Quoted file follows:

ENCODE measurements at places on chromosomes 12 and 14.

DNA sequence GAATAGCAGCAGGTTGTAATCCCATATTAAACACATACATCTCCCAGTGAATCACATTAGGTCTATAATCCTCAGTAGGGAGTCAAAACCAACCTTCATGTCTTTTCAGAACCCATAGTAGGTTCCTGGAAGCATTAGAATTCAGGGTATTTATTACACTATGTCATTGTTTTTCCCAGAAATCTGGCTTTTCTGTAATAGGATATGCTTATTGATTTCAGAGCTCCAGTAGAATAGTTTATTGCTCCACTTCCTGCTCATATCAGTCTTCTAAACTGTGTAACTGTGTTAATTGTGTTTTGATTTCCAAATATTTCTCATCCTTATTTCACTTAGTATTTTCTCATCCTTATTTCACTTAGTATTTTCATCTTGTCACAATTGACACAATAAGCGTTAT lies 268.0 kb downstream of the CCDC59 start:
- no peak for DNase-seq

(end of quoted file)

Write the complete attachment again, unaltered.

ENCODE measurements at places on chromosomes 12 and 14.

DNA sequence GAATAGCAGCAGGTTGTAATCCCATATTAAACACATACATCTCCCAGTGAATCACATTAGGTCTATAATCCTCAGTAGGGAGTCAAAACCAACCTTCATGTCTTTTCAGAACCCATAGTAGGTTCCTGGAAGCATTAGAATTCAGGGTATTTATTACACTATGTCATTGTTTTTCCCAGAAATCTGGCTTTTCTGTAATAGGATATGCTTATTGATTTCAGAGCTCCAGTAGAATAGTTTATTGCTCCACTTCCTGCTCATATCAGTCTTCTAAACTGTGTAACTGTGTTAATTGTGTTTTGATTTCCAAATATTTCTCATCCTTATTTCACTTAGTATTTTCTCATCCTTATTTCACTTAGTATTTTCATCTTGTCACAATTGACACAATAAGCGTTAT lies 268.0 kb downstream of the CCDC59 start:
- no peak for DNase-seq